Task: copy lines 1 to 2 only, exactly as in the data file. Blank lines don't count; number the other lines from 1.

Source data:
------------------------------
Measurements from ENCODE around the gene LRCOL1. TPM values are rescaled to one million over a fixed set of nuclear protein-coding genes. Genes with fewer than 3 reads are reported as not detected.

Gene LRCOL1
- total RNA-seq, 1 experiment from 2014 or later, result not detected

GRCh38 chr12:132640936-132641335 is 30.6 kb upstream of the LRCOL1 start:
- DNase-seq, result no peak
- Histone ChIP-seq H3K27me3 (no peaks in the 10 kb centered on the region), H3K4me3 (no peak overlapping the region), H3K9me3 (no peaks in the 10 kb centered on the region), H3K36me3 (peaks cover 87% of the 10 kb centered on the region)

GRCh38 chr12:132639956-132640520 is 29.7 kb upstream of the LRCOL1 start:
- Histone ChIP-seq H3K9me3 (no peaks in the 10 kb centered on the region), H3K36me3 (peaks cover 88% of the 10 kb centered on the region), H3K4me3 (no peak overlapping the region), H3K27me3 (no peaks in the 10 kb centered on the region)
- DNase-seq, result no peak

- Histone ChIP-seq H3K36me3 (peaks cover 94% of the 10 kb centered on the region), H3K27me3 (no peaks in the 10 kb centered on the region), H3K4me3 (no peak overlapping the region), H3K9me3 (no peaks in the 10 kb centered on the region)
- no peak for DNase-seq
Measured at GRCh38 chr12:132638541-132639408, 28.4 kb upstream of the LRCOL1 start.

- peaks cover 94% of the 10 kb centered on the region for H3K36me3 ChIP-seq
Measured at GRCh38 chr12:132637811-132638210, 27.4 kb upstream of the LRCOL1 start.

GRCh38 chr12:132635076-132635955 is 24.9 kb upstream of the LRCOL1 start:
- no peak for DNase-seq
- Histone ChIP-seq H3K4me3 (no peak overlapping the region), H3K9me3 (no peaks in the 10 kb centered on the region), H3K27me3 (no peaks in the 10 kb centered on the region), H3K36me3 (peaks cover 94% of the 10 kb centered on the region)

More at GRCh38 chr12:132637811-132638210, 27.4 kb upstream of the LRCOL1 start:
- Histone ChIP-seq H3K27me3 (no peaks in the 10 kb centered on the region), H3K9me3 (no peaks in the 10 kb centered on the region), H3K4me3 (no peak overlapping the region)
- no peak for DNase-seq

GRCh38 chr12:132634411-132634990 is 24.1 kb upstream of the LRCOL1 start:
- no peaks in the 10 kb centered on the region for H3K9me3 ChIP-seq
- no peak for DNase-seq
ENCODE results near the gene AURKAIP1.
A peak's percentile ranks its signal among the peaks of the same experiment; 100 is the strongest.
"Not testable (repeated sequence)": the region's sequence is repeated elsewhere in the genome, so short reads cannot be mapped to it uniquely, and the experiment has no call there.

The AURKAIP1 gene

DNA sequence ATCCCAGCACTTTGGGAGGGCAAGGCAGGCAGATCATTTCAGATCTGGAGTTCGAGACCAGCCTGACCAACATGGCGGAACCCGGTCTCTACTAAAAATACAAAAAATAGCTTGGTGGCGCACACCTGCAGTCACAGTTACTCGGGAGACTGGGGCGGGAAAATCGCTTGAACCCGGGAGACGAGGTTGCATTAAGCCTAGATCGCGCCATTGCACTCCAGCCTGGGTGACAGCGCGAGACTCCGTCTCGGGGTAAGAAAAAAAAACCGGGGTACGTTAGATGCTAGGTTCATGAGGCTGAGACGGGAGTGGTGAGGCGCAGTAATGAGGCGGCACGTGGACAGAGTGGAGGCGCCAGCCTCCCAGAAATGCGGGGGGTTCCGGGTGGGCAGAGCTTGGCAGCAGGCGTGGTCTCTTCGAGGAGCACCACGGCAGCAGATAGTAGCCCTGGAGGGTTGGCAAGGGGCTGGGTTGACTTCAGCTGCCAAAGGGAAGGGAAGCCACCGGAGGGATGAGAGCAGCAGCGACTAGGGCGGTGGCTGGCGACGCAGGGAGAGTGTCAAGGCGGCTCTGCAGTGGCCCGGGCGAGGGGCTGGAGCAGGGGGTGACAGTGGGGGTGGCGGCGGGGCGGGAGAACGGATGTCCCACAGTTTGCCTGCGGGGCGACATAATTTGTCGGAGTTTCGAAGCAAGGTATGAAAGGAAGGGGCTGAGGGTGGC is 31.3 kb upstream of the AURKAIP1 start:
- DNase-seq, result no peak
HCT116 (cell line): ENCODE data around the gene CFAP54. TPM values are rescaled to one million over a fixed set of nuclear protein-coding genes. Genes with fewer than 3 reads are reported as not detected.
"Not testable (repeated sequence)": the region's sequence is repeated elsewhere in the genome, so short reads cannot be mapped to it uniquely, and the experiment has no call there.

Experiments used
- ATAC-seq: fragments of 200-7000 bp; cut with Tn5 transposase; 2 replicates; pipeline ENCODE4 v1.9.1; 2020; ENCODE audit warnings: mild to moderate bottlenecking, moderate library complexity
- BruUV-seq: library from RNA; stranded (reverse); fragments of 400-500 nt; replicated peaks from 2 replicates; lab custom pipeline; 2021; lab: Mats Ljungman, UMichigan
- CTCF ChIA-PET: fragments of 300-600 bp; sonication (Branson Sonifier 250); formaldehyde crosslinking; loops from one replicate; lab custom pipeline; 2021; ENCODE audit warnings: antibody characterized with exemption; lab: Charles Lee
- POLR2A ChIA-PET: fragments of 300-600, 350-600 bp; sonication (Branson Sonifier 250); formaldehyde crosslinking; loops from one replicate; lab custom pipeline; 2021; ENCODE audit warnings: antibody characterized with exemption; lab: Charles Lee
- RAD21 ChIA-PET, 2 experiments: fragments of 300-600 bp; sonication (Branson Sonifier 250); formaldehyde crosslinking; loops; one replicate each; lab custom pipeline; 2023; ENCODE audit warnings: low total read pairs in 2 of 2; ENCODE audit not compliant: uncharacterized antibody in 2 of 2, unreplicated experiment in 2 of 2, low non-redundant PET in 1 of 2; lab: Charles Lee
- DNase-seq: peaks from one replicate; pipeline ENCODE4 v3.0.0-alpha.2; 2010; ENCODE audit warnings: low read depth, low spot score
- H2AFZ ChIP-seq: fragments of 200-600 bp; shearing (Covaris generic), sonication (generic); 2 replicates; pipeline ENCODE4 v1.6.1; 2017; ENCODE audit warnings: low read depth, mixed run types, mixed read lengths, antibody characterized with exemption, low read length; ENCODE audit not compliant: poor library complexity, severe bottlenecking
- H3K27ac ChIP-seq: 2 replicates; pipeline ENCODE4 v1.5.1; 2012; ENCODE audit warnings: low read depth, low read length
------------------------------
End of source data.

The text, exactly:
Measurements from ENCODE around the gene LRCOL1. TPM values are rescaled to one million over a fixed set of nuclear protein-coding genes. Genes with fewer than 3 reads are reported as not detected.

Gene LRCOL1